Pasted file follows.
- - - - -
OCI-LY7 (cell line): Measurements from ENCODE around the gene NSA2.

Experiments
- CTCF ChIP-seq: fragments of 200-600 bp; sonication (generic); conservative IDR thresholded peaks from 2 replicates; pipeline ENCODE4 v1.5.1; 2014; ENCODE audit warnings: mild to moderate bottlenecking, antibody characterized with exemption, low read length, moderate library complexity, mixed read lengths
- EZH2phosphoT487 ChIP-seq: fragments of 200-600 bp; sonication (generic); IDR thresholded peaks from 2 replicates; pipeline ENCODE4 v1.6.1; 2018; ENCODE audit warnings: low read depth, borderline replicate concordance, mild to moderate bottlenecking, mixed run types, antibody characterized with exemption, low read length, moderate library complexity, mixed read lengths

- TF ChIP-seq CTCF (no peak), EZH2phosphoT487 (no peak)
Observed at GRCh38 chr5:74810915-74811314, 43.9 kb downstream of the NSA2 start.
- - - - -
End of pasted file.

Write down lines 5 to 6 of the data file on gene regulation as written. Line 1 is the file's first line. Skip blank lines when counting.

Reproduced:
- TF ChIP-seq CTCF (no peak), EZH2phosphoT487 (no peak)
Observed at GRCh38 chr5:74810915-74811314, 43.9 kb downstream of the NSA2 start.